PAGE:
Why Nature is So Important for Our Health



Feeling stressed? Worried or uncertain about what the future holds? Try spending more time outdoors.


An increasing number of research studies on the link between nature and health show that time spent in natural environments is restorative toward our health and well-being. Living in areas near green and blue spaces has been associated with less mental distress, more vitality, and greater life satisfaction. One study of surgical patients demonstrated the therapeutic effect of nature views for both reducing post-op recovery times and the need for pain medication. From a physiological perspective, exposure to nature can reduce heart rate, blood pressure, and cortisol levels, as well as increase feelings of relaxation. Research into the Japanese practice of "forest bathing," or shinrin-yoku, has shown that mindful immersion in the sights, scents, and sounds of forests can increase Natural Killer (NK) cell activity and enhance immune functioning. According to a study from the UK, it only takes two hours of recreational time in nature per week to observe a meaningful difference in health and well-being.


Several theories explain why a connection to nature is so beneficial for our health, and what underlying mechanisms may be involved. The biophilia hypothesis proposes that we are innately drawn to nature because our ancestors evolved in natural settings and depended on the environment for survival. Natural elements may be restorative toward mental health because they engage our involuntary attention, which is less mentally demanding than other forms of attention and focus. By restoring our adaptive resources and providing us with an opportunity to get away, nature promotes recovery from physiological and psychological stress. Additionally, green spaces and urban tree canopy lead to improved air quality, which in turn can decrease the incidence of respiratory and cardiovascular diseases. Parks, open spaces, and gardens are also associated with an increase in physical activity, social cohesion, and a sense of community. Finally, nature elicits a sense of awe and wonder, purpose and meaning in life, and a spiritual connection to the world around us.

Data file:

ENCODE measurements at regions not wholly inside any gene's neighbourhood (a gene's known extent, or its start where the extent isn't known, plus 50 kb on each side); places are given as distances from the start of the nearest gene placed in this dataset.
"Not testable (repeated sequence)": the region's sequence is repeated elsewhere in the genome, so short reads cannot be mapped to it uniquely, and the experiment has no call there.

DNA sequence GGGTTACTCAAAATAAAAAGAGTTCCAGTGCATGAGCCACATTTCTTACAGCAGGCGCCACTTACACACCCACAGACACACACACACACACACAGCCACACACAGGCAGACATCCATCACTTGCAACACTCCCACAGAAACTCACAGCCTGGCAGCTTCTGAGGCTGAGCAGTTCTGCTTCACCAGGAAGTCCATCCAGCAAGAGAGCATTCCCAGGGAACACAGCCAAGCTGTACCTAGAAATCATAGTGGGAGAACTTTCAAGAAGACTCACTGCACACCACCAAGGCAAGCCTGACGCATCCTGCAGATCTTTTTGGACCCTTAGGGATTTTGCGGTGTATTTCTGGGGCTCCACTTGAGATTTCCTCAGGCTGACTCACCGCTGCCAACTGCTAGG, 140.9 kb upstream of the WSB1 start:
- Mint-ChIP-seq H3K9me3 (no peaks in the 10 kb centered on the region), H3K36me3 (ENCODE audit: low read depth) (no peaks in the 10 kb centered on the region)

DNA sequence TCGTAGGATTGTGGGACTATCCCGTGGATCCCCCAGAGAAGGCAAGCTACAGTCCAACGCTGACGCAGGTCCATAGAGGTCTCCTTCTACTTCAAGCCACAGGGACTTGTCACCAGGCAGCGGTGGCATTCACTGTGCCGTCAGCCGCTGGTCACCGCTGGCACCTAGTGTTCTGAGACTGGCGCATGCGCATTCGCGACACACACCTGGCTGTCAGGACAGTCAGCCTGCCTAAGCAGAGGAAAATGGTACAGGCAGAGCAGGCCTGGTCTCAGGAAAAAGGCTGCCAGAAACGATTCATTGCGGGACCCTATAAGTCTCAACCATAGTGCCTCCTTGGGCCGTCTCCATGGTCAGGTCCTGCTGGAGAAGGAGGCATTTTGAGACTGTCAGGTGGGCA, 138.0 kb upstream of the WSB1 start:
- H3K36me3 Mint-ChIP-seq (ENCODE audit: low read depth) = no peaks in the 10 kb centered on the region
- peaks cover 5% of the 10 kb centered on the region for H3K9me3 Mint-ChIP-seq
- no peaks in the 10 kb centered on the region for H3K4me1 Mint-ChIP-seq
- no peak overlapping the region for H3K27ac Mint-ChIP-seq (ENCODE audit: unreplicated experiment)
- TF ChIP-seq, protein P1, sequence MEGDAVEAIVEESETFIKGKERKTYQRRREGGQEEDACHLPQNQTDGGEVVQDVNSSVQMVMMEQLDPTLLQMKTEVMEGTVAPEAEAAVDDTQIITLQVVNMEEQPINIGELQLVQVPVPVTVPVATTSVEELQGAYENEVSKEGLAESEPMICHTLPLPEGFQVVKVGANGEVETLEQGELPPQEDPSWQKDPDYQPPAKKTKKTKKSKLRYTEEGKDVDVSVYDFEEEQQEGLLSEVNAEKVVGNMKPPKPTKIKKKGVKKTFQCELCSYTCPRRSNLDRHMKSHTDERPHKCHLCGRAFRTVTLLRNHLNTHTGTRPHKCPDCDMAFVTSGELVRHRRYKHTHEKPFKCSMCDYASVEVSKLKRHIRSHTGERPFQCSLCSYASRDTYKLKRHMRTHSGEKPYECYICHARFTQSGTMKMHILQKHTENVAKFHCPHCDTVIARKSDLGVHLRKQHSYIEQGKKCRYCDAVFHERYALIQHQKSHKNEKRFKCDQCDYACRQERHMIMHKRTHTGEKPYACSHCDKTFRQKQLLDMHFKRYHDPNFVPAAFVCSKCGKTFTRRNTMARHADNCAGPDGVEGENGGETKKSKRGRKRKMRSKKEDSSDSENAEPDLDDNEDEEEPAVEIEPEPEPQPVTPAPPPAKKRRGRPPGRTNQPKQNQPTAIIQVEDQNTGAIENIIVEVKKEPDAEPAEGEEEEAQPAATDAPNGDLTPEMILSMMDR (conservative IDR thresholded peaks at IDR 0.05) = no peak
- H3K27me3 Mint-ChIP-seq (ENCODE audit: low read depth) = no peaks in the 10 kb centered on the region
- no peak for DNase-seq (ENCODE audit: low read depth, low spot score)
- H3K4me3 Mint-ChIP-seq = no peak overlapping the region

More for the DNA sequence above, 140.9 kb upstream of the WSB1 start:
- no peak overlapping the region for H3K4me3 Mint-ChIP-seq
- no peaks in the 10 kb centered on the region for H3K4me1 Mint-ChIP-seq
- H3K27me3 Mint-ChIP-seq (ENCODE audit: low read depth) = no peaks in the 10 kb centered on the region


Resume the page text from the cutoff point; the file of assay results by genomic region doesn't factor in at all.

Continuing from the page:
By taking a holistic view of our health within the context of our environment, we can see how interconnected we are with our surroundings, our communities, and our ecosystems and planet as a whole. We rely on our environment for clean air, land, and water, and we are responsible for its stewardship and care. As we strengthen our connection to nature, we have the opportunity to engage in the reciprocal healing of our communities and our planet. Nature's resilience serves as a model for living our best lives – it shows us how to adapt and change, regenerate and restore ourselves, and endure and thrive through the ebbs and flows of life.


References:


Bratman, G.N., Anderson, C.B., Berman, M.G., et al., 2019. Nature and mental health: An ecosystem service perspective. Science Advances, 5(7), p.eaax0903.


Hansen, M.M., Jones, R. and Tocchini, K., 2017. Shinrin-yoku (forest bathing) and nature therapy: A state-of-the-art review. International Journal of Environmental Research and Public Health, 14(8):851.


Hartig, T., Mitchell, R., De Vries, S. and Frumkin, H., 2014. Nature and health. Annual Review of Public Health, 35:207-28.


White, M.P., Alcock, I., Grellier, J., et al., 2019. Spending at least 120 minutes a week in nature is associated with good health and wellbeing. Scientific Reports, 9(1):1-11.



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